SM: The inimitable Bob Ramsey. Bob has done so much to help me find my feet in this role and it feels really good to have someone I can turn to when I have questions or ideas. 

AT: Dr. Bob Hassmiller and I worked together for a decade at National Association of College Auxiliary Services (NACAS). He grew to be a boss that was also a father figure, friend, confidant, and trusted advisor. It was his genuineness, generosity, self-deprecation, and unwavering support of his staff that made me want to emulate his leadership style.

What did you wish you knew before taking over as CEO?

CL: There’s no handbook on the right and wrong way to be a CEO. You have to trust your gut and rely on what you’ve learned along the way, holding firm to the belief that “you’ve got this” because every role comes with baggage. The shift to a new executive always has some reasons behind it that you need to learn and embrace as quickly as possible. It will help you navigate the social and political landscape in your early days. 

SM: Everything. Going through the CAE process, 1.5 years into this job, is really eye-opening about all the things I didn’t know I didn’t know. I joke that the reading is going so slowly because I keep getting ideas and have to stop and write them down. I also read The New CEO’s Guide by Beth Brooks, which I finished about a year into the job, and I wish I had read it immediately before starting. I think I would have been far more organized and realistic.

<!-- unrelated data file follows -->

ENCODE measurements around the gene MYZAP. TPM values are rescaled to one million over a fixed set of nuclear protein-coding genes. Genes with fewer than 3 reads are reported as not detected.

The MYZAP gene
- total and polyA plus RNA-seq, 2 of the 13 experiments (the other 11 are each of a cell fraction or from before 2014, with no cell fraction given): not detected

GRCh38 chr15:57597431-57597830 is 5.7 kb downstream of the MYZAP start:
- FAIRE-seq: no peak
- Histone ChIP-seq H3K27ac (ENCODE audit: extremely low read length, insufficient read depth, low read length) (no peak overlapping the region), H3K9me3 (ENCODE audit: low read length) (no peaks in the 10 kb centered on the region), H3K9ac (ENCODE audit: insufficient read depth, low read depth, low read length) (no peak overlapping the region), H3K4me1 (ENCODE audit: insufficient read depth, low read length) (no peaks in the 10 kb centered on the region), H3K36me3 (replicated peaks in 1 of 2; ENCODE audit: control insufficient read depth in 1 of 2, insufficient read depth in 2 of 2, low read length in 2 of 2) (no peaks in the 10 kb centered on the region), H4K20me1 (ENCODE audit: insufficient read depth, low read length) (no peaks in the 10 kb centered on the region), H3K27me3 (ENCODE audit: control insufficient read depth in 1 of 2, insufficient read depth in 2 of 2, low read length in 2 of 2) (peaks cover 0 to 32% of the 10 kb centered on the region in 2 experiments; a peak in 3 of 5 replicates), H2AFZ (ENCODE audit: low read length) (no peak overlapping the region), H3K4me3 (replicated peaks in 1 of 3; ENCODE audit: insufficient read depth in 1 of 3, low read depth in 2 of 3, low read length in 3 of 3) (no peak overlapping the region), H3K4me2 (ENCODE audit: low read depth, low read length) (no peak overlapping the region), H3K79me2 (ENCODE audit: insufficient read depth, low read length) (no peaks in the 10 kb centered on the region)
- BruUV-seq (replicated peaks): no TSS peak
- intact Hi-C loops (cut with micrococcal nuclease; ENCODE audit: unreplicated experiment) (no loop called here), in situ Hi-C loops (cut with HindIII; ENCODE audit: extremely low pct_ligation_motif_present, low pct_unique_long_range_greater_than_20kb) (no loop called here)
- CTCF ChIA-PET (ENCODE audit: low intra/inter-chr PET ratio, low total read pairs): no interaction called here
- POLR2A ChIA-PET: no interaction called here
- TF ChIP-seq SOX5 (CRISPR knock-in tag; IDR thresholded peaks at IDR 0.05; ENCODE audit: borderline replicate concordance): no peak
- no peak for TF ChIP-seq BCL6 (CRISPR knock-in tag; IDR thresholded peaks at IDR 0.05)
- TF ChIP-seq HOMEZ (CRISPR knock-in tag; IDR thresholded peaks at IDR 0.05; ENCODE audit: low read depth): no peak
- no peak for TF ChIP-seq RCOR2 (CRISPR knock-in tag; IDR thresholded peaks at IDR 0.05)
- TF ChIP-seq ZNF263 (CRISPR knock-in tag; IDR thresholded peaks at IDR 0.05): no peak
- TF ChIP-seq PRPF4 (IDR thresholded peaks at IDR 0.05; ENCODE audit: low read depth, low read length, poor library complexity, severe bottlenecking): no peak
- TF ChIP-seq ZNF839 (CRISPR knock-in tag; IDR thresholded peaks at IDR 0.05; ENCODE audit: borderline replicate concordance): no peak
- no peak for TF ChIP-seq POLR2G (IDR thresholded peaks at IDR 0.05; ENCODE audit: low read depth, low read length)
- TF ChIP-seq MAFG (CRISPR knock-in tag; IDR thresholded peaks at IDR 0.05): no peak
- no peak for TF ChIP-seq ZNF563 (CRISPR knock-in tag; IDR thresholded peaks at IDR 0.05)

AT: How to delegate more.  

What was the biggest “ah-ha” moment for you as a new CEO?

CL: That I should get out of my team’s way and let them do what they’re great at. I inherited a small but mighty staff and they had been holding down the fort for many months before my arrival. My strategy was to jump in and help them, rather than march in with an agenda. It turned out to be a good approach given all that transpired in the last 18 months. 

SM: That sometimes I need to shut up! I am an incurable idea person and it’s taken a lot for me to learn how to lead without dominating a conversation (and I’m still working on it!). VSAE’s Association Leadership Virginia and education for the CAE have helped identify areas where I struggle and provided tools to improve myself.

AT: In previous positions as a senior staffer, I always had a supervisor who made the tough calls. As the CEO, the buck stops at my door and I call upon every ounce of calm and confidence I’ve built up over the years to answer the tough questions.